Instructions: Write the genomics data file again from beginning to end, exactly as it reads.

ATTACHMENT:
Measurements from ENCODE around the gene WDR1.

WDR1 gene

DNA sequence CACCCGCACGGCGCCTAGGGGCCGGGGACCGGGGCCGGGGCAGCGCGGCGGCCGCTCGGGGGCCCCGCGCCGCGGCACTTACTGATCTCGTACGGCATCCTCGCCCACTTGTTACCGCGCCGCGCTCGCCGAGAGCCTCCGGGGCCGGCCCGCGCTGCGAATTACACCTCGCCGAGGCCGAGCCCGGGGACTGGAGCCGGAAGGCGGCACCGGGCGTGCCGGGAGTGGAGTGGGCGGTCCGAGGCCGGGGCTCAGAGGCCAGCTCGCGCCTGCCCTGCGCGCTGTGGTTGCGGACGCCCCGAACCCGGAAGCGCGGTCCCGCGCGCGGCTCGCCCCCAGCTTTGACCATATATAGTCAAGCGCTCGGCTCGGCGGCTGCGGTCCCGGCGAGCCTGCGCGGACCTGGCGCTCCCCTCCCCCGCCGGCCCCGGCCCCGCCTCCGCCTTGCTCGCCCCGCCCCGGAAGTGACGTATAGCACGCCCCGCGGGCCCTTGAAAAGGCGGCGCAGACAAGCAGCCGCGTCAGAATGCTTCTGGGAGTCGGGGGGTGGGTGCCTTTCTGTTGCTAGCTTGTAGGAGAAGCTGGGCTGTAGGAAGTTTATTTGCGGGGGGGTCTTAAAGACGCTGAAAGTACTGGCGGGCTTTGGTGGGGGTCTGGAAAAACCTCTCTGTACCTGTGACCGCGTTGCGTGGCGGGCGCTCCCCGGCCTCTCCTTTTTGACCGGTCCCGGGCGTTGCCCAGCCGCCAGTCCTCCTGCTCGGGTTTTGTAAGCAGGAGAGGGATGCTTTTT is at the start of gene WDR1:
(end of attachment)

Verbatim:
Measurements from ENCODE around the gene WDR1.

WDR1 gene

DNA sequence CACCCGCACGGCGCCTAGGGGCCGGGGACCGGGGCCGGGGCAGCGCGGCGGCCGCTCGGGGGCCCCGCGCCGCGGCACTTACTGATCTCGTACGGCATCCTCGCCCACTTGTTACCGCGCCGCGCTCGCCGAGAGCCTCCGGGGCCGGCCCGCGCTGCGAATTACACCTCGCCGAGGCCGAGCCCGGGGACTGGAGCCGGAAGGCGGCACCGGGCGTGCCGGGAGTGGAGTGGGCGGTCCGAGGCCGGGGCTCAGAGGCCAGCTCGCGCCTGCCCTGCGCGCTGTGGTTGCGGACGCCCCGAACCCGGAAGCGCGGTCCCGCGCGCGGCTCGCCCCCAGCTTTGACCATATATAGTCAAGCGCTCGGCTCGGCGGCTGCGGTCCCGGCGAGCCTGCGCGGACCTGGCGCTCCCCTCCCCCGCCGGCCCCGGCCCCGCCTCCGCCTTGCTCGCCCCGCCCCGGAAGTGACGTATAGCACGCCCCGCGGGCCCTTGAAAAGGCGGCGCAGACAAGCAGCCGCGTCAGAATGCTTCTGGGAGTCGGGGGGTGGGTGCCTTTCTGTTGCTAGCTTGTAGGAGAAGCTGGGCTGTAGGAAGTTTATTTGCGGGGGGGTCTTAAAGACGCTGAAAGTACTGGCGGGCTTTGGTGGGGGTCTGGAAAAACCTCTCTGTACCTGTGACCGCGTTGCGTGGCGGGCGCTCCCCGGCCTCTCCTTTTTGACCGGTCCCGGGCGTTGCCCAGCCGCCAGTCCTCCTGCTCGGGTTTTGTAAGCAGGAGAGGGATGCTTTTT is at the start of gene WDR1: